The Brancatelli File By Joe Brancatelli
It's 1984, But Hong Kong Is Worried About 1997
April 1, 1984 -- Over the last two years, a lot of sound-thinking, politically savvy frequent flyers have found their visits to Hong Kong utterly baffling.

Why, they wonder, is the once-booming Crown Colony wracked by constant economic, political and social turmoil? How did an ideal business climate become so risky so quickly? How did an unstoppable real-estate market collapse overnight? Whatever happened to the strength of the Hong Kong dollar?

The problem with understanding Hong Kong's sudden crisis of confidence is that business acumen and political savvy don't help. In fact, they never did. Consider these questions:
    + Would sound—thinking businessmen build the world's third-largest financial and gold-trading center on leased land?
    + Would they cultivate the world's least regulated, most vibrant capitalist state just across a border from an unpredictable communist nation?
    + Would savvy politicians do anything to jeopardize the stability and prosperity of a nation that provides their country's economy with almost 40 percent of its foreign exchange?
    + Would sharp politicians criticize the management skills of a neighbor that provides almost 50 percent of their country's food and water?

In each case, the politically astute answer may be no. But consider Hong Kong.

It is the world's third-largest financial center and least regulated capitalist state. It is built on leased land scheduled to revert to the People's Republic of China on July 1, 1997. China's disjointed, often mystifying behavior is playing havoc with a Hong Kong economy that provides China's largest share of foreign exchange. Britain's peevish, neo-colonial posturing, perhaps a ploy to ensure a capitalist status quo after the lease expires, is angering a Chinese government that provides all that food and water.

C. L. "Bob" Tong, a San Francisco—based import/export consultant born in Hong Kong, claims "preconceived biases" about business and politics have always clouded the American business executive's understanding of the colony.

"Americans never understood Hong Kong," he says. "They have always tried to mold Hong Kong into something that fit American beliefs about what was good business and wise politics. When Hong Kong was growing in the 1960s and 1970s, the Americans wanted to believe it was because Hong Kong operated on the same principles as New York. And now that things aren't so comfortable, Americans want to believe it is because Hong Kong doesn't operate like New York."

Americans, Tong insists, "have never understood that Hong Kong grew and prospered, and now is suffering, based on its own rules and its own circumstances and accommodations."

It is impossible to understand Hong Kong's "circumstances and accommodations" if you assume the colony's current problems have been caused only by Sino-British squabbling over sovereignty and administration after 1997. Hong Kong's crisis is much more complex. It's the inevitable culmination of a mostly benevolent colonial past, a ferocious dedication to unorthodox business practices, a cacophony of competing national egos, and the colony's position as a symbiotic interface between East and West.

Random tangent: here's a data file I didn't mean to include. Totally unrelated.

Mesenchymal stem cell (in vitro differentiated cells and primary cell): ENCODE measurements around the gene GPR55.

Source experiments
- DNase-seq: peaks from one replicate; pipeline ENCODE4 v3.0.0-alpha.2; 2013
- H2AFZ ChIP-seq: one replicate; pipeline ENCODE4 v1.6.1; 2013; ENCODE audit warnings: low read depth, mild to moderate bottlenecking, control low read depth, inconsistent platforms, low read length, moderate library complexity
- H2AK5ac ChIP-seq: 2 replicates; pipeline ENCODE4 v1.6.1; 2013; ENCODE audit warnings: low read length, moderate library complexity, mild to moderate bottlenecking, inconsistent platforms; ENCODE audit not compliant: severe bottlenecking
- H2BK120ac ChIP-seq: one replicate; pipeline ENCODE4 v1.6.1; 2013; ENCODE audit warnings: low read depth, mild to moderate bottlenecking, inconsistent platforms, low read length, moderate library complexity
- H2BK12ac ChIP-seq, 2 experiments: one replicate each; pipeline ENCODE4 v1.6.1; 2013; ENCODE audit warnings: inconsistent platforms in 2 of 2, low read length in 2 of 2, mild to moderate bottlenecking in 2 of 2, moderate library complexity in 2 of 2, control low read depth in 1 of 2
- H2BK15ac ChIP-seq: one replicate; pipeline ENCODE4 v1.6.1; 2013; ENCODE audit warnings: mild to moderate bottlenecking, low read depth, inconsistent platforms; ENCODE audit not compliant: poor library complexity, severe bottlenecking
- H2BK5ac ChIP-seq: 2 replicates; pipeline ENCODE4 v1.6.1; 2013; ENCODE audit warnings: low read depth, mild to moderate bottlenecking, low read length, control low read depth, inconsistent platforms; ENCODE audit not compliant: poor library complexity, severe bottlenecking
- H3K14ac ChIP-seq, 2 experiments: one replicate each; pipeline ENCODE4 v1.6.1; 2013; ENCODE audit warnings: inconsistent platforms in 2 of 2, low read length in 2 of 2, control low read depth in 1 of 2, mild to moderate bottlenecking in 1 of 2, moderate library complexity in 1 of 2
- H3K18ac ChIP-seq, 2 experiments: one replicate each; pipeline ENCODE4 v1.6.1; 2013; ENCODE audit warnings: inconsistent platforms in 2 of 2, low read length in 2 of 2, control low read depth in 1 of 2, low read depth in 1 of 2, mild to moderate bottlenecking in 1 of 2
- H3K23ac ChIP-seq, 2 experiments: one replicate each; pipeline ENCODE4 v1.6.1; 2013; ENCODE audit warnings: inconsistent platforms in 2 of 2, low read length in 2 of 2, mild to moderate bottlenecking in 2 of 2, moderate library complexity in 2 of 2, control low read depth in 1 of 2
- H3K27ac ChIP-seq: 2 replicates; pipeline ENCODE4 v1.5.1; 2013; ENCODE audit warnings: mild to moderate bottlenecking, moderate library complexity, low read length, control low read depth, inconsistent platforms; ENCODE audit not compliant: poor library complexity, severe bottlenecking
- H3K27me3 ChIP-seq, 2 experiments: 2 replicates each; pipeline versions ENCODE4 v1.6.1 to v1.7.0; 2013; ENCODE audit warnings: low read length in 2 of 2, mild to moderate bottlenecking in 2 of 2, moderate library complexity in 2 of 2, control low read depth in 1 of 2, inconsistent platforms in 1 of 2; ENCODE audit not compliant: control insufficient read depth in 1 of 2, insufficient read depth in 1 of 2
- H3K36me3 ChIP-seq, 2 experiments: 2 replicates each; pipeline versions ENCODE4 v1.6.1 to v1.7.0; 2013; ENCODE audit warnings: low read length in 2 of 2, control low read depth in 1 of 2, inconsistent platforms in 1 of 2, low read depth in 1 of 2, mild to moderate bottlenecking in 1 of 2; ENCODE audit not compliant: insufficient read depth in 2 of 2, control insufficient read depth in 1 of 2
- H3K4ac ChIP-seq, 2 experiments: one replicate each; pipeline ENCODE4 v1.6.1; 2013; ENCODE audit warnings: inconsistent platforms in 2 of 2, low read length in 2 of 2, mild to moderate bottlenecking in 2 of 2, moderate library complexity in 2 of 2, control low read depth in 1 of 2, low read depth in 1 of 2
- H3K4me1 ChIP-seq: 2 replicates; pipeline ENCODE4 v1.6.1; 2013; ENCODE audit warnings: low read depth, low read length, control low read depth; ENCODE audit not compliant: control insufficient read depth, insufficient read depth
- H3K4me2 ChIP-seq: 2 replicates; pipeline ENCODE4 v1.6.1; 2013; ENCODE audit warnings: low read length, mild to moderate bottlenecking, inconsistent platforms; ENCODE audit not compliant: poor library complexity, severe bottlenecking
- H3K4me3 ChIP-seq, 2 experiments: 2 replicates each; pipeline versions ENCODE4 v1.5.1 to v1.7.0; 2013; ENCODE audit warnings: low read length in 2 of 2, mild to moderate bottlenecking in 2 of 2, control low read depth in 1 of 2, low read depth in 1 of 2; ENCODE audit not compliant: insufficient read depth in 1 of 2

Hong Kong is geographically tiny (about 404 square miles of mostly mountainous islands), but commercially crucial. It has always been among the best and busiest ports in the world. But except for about 10 percent of the colony, ceded to England "in perpetuity" by a weak Chinese dynasty, Hong Kong sits on rented land. The leases, granted in 1898, expire in 1997. The current Chinese government has never recognized Britain's sovereignty over Hong Kong and has always denounced the leases as "unequal treaties." Yet it has never moved against the colony politically, economically or militarily.

And colonial Hong Kong has always prospered, thanks to its harbor, its exuberantly capitalistic population of industrious, mostly Cantonese Chinese, and a laissez-faire business climate. Hong Kong's modern-day growth started after World War II when millions of Chinese streamed across the border after Mao Tse-tung took control of the mainland as the spoils of a civil war against the defeated Nationalists. The 1960s and 1970s brought the explosive financial growth most foreigners have come to expect from Hong Kong. Billions of dollars of mostly Japanese, American and British capital were spent on real-estate and development, invested in banking, and plowed into light manufacturing. Tourism boomed, the real estate and stock markets exploded, exports increased geometrically and Hong Kong prospered beyond anyone's wildest imagination.

In a few years, Hong Kong became a truly international City. In 1981, Institutional Investor magazine even suggested Hong Kong had become the international City. Taxes were low, duties were virtually nonexistent, foreigners and their investment schemes were welcome, and there were always new markets to serve and new projects to launch.